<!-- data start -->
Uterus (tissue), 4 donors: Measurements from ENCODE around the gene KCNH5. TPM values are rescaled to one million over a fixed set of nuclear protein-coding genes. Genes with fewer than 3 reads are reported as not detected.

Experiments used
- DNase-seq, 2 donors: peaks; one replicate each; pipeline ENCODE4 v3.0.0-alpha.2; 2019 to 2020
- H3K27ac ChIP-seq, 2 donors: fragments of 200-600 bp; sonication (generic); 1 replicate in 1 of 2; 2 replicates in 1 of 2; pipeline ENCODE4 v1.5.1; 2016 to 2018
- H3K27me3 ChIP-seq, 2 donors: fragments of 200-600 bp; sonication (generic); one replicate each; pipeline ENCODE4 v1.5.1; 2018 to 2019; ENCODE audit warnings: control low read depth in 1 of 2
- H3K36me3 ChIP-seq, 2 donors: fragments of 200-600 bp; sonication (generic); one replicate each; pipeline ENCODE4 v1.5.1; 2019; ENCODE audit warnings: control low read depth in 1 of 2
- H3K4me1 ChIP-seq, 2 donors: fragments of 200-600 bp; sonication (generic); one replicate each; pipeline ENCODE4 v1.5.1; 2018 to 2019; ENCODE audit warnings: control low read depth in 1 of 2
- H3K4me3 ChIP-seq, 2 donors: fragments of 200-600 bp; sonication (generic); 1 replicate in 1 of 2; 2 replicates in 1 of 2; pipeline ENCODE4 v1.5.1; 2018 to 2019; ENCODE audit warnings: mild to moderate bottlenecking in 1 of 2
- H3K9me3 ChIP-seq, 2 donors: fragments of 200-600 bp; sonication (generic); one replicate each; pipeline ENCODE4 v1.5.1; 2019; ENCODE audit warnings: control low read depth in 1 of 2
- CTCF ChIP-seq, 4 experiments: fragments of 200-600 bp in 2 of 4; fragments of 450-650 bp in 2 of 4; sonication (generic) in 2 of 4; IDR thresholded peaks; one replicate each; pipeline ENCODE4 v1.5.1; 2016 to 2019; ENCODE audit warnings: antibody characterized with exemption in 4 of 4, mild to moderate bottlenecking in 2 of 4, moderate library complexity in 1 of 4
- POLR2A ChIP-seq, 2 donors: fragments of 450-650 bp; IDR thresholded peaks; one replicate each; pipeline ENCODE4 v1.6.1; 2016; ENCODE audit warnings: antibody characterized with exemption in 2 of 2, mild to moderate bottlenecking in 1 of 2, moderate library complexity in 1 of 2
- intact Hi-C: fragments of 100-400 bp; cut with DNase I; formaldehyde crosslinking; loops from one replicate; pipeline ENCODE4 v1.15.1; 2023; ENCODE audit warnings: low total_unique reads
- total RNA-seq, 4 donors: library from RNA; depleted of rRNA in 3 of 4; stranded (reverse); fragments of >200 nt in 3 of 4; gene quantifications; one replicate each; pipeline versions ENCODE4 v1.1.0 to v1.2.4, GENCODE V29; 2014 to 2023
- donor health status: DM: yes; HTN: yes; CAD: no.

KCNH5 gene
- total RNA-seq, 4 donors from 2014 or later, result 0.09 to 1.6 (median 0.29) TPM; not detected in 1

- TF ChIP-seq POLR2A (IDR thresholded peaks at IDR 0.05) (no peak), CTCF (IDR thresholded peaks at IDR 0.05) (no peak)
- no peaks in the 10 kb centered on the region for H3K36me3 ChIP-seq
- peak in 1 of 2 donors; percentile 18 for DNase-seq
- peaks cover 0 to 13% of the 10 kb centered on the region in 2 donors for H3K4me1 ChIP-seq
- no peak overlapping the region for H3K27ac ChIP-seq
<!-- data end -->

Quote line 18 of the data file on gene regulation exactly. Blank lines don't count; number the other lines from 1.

- no peaks in the 10 kb centered on the region for H3K36me3 ChIP-seq